The Social Catalyst

November 22, 2011
What if a digital social network had been available during the American Revolution? How much shorter would the Revolution have been? How many lives would have been saved? “Paul Revere’s Midnight Ride” would have been “Paul Revere’s Midnight Tweet.” The Sons of Liberty would have been a Facebook Group, #NoTaxationWithoutRepresentation a trending topic. There is no way to determine the exact reduction in length or outcome of the American Revolution given the presence of a digital social network, but it would have had an obvious impact. Consider the recent revolution in Egypt had the rebels not had access to social networks. The revolution would certainly still have happened but the rate at which it did would decrease. Because of social networks like Twitter and Facebook, those at the frontlines of the revolution were able to have their individual voices heard by people across the world. The inclusion of the global community in this struggle ultimately resulted in quicker responses from foreign aid and pressure on the then current regime to step down.
During the Egyptian revolution and the ensuing revolutions in Libya and Syria, social networks served many roles. Social networks helped protestors communicate with one another and were often the only way news would be sent from the protests, which in many cases were also battlefields. Referring to protests in the Middle East in a recent article in The Economist, Jared Cohen states, “Technology [digital social networks] is definitely serving as an accelerant” (qtd. in “Here Comes Anyware” 20). Cohen’s assessment of technology’s (digital social networks’) role is accurate and precise. While social networks have influenced large-scale social changes in many ways, they certainly are not the reason for the transformations. Social changes with the magnitude of the revolutions in the Middle East are a result of years of socio-political conflict and negligence. Even with this limitation, social networks remain a very powerful tool. As digital social networks become more accessible, the amount of time it takes for noticeable change in societies to occur will decrease along with it. Right now we are currently speeding into an unknown future on the wave of technology, and the influence of this wave’s wake is becoming more apparent every day. With an uncertain path ahead, how can we determine whether this constant turbulence will progress society or destroy it?
Transparency is a word not often associated with American politics. Until now. The “media is the 4th branch” metaphor is rapidly becoming a greater reality with the presence of digital social networks. Simultaneously, the American government’s famous assertion that the power lies with the people is also quickly approaching authenticity. It is impossible for a politician or statesperson to retain their office without entering the realm of social networks. Their entrance comes with an extremely high price, transparency. Any interaction in a digital environment can be and usually is recorded, which raises the moral standards to which politicians are held. Published in the technology section of The New Zealand Herald, the article “Obama Embraces Facebook Soapbox” addresses American politicians’ involvement in digital social networks: “These new versions of the traditional town hall give politicians the opportunity to appear as if they are interacting with public in a more unfiltered way.” Aside from professional use, our elected officials also engage in personal use of social networks, increasing the importance of caution in a digital environment. Caution for them, truth for us.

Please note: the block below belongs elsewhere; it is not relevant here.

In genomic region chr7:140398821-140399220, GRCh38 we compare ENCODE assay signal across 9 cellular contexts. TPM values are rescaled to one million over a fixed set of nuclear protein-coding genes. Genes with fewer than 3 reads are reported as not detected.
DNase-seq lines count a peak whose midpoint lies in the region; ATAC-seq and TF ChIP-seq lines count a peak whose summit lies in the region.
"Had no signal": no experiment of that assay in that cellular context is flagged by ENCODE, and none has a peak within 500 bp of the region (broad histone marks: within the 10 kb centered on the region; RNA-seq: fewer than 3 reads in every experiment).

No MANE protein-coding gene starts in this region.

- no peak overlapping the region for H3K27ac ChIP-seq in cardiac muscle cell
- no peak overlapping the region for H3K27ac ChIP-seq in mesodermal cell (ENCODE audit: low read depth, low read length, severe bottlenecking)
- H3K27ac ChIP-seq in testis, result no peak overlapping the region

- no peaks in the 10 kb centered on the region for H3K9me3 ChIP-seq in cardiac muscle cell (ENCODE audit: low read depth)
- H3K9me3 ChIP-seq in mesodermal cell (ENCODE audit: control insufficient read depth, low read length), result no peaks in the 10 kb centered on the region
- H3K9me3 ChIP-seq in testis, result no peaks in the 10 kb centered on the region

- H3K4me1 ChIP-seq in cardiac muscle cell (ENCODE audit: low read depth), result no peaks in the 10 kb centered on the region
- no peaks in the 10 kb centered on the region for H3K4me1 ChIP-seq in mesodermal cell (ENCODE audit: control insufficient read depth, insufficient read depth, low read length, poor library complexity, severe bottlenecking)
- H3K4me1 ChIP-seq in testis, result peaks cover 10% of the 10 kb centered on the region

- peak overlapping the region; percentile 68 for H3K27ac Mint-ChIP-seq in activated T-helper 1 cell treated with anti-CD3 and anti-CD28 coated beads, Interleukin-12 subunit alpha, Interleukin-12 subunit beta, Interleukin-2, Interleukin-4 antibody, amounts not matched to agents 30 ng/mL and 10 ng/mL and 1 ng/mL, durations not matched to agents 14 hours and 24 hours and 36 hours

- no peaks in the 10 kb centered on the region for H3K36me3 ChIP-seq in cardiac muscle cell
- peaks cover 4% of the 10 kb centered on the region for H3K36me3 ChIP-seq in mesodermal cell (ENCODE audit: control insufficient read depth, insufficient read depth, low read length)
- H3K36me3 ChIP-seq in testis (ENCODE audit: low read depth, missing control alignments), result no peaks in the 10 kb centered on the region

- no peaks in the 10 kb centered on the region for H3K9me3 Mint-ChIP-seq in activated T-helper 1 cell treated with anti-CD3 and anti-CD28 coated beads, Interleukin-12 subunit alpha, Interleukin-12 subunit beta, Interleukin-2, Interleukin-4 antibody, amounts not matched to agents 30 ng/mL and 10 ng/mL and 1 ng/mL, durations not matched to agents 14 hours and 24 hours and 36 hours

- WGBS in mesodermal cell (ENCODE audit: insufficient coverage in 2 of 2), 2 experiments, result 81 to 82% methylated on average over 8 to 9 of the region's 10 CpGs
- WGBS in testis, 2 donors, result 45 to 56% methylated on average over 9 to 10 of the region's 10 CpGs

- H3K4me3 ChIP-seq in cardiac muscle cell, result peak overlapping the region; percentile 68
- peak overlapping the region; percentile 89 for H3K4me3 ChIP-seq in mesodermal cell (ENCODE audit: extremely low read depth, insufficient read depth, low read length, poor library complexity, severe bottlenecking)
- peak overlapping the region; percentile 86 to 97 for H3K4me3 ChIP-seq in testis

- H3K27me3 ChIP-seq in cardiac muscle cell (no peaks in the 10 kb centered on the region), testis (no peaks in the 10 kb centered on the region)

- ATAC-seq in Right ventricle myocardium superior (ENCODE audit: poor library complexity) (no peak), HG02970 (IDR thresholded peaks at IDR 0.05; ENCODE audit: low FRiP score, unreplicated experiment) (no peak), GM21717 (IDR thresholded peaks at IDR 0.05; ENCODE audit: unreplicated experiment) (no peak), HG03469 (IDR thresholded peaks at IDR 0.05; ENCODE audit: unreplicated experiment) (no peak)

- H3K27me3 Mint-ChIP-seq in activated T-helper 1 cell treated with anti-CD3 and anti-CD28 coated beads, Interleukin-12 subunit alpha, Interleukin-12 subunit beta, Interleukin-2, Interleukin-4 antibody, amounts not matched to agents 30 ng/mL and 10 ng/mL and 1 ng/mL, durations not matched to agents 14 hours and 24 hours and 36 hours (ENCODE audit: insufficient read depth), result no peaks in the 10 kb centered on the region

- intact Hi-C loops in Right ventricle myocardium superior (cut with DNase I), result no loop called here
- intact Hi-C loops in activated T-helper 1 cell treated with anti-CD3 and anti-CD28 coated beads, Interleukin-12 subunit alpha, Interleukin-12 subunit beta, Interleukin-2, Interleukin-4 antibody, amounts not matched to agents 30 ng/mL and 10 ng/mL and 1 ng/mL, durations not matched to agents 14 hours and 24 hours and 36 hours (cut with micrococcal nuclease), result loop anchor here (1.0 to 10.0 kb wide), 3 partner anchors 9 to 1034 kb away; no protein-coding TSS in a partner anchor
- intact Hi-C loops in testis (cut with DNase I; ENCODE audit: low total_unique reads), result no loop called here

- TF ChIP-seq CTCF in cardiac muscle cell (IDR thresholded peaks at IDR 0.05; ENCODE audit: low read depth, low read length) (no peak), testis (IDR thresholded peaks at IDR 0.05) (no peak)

Any doubt about the power of social networks can be diffused through assessing their presence and use around the world. Facebook does not exist in China. The largest population on the planet does not have access to the largest social network in the world. Why? A social network, with international access, would introduce ideas that challenge the authority of the government by exposing users to different forms of entertainment and varying ideologies. In a state firmly rooted in the foundations of totalitarianism, a social network would empower the citizens. The effects of social networks can be identified through their presence and also the lack thereof.
Entertainment, educational tool, accelerant for change. Social networks are what the users make of them. A characteristic of social networks that supersedes all three is their ability to evolve. And evolve constantly. Past the fundamental operations of a social network exist capabilities that have yet to be invented or are just now slowly taking shape. The massive fields of servers that support those networks are storing more than just conversations and pictures. Social networking is a constant flow of information that grows at an increasing rate every day. Thoughts turn into data. Data travels through the network. That network enables a movement. And that movement can change the world. The process has been the same for thousands of years but the time it takes to communicate these ideas with one another has been virtually streamlined into non-existence.





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IntrepidRose This work has been published in the Teen Ink monthly print magazine. said...
Nov. 30, 2011 at 8:09 am
A thought provoking piece to read. Thanks for writing it. I like the humor in the first bit.
 
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